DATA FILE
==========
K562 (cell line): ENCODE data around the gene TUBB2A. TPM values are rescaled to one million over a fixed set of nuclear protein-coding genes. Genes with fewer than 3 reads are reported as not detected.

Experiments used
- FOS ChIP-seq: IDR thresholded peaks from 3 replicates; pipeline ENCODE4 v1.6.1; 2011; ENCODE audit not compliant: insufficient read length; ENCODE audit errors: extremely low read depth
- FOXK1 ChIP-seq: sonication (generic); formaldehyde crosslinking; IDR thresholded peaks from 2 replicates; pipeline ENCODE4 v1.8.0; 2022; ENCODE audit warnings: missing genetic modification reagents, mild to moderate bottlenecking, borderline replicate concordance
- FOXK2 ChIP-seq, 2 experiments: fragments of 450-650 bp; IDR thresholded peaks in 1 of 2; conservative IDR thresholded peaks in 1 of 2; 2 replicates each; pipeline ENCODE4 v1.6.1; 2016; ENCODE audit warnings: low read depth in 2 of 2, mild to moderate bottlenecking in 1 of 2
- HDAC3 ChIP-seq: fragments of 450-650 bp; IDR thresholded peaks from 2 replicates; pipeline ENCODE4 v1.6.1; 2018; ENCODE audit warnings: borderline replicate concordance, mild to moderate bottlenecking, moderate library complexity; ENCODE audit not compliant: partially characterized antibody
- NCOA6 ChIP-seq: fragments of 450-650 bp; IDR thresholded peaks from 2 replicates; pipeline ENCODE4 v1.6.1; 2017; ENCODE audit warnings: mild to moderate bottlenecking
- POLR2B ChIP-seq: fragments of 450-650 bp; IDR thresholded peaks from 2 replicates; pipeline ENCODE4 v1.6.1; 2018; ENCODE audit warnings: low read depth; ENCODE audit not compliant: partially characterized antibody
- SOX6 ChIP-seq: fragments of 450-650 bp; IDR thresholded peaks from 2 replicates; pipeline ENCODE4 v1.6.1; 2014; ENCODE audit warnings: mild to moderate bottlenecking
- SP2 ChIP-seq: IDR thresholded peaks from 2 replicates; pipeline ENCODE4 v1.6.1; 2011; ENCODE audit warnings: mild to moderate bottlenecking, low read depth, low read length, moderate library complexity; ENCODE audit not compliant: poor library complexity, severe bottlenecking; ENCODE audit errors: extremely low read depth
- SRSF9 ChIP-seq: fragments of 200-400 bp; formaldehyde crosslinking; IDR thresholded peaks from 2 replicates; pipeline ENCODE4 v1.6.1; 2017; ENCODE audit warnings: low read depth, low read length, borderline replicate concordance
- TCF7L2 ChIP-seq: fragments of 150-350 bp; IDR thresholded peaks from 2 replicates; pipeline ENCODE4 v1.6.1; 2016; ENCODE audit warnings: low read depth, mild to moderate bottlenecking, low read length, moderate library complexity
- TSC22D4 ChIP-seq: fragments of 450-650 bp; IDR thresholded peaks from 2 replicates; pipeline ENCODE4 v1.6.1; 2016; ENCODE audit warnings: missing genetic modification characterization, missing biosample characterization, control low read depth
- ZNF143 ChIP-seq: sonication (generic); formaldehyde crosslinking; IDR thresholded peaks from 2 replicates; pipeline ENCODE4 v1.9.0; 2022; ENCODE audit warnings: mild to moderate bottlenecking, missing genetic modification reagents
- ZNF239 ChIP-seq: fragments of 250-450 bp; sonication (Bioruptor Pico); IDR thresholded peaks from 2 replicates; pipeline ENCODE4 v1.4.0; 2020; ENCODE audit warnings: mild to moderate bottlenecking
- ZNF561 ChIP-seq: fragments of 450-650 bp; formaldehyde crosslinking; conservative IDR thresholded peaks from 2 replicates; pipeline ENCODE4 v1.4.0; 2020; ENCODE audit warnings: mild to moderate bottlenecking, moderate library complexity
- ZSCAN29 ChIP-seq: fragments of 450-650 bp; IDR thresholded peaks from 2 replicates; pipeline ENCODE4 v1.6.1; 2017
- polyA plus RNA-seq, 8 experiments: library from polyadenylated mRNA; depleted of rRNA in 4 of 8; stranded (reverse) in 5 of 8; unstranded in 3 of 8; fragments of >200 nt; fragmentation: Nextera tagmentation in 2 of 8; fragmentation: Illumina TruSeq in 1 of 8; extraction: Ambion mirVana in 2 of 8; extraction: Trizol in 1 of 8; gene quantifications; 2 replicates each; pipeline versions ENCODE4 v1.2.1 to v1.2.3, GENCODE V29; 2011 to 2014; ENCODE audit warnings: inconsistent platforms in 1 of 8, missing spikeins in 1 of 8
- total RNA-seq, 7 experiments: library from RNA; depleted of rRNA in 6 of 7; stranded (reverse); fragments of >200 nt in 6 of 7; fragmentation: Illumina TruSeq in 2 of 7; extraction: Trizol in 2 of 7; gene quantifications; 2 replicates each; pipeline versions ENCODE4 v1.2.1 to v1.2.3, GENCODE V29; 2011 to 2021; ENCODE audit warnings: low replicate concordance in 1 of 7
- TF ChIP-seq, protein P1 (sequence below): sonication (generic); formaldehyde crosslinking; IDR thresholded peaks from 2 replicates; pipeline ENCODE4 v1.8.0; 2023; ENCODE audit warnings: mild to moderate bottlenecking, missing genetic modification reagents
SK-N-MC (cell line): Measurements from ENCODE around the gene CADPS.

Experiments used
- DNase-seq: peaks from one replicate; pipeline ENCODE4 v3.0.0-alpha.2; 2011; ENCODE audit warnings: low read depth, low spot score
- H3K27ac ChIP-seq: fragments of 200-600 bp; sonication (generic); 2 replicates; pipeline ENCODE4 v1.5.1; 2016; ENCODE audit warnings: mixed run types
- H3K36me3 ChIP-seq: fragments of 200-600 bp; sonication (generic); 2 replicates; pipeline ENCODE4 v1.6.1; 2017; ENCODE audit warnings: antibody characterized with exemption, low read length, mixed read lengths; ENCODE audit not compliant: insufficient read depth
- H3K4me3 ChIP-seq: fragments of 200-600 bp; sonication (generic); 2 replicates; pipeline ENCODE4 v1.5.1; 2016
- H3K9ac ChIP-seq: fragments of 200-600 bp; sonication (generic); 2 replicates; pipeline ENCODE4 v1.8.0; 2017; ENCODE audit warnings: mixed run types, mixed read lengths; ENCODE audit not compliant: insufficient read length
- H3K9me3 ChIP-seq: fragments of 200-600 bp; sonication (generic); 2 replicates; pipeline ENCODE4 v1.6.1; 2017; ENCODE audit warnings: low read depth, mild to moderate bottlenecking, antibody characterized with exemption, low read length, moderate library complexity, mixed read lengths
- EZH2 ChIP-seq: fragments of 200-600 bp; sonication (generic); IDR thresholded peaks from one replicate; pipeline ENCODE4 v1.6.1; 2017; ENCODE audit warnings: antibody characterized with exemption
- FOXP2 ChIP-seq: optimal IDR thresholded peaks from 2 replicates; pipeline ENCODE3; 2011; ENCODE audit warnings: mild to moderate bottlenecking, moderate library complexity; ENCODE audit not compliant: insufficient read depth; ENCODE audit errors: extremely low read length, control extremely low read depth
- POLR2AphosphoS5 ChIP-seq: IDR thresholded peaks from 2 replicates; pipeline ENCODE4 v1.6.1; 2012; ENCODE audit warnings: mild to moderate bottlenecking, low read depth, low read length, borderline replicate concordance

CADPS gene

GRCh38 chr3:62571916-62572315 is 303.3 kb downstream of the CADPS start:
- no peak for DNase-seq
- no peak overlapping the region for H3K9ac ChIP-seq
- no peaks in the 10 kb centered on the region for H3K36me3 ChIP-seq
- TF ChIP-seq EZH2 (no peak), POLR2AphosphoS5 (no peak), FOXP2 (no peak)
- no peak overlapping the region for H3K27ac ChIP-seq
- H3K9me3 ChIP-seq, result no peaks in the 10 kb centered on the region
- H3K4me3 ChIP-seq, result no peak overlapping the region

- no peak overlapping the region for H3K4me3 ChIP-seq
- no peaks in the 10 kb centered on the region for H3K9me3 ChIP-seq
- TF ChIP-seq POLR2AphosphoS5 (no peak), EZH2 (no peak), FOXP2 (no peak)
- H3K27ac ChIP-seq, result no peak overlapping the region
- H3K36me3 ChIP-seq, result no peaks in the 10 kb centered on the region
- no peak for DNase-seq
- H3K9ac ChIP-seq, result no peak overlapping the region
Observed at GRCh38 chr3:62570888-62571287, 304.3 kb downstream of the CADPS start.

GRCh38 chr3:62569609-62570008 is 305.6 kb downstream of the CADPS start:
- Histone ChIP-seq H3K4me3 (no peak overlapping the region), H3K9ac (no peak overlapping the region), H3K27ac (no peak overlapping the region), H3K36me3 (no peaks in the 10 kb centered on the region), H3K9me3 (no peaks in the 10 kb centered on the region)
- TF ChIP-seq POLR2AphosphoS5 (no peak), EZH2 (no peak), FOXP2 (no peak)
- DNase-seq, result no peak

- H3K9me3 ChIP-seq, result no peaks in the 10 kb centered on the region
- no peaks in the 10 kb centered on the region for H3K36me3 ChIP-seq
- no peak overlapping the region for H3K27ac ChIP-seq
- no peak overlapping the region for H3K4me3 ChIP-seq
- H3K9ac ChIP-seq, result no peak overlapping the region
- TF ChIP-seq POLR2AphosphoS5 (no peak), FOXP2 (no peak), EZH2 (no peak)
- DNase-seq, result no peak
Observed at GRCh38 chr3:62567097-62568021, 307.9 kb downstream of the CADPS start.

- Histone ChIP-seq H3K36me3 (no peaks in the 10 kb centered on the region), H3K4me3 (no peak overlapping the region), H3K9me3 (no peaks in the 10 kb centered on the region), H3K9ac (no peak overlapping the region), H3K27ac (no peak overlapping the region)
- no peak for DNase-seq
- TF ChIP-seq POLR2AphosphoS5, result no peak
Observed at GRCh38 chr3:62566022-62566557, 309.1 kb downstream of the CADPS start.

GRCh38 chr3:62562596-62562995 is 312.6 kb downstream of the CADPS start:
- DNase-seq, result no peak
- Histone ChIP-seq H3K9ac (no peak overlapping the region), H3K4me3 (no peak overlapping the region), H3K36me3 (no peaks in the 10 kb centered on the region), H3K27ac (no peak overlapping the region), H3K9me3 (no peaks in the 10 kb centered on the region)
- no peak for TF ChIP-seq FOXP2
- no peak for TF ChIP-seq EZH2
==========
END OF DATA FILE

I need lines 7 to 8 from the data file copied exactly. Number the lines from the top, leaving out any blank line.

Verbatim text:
- NCOA6 ChIP-seq: fragments of 450-650 bp; IDR thresholded peaks from 2 replicates; pipeline ENCODE4 v1.6.1; 2017; ENCODE audit warnings: mild to moderate bottlenecking
- POLR2B ChIP-seq: fragments of 450-650 bp; IDR thresholded peaks from 2 replicates; pipeline ENCODE4 v1.6.1; 2018; ENCODE audit warnings: low read depth; ENCODE audit not compliant: partially characterized antibody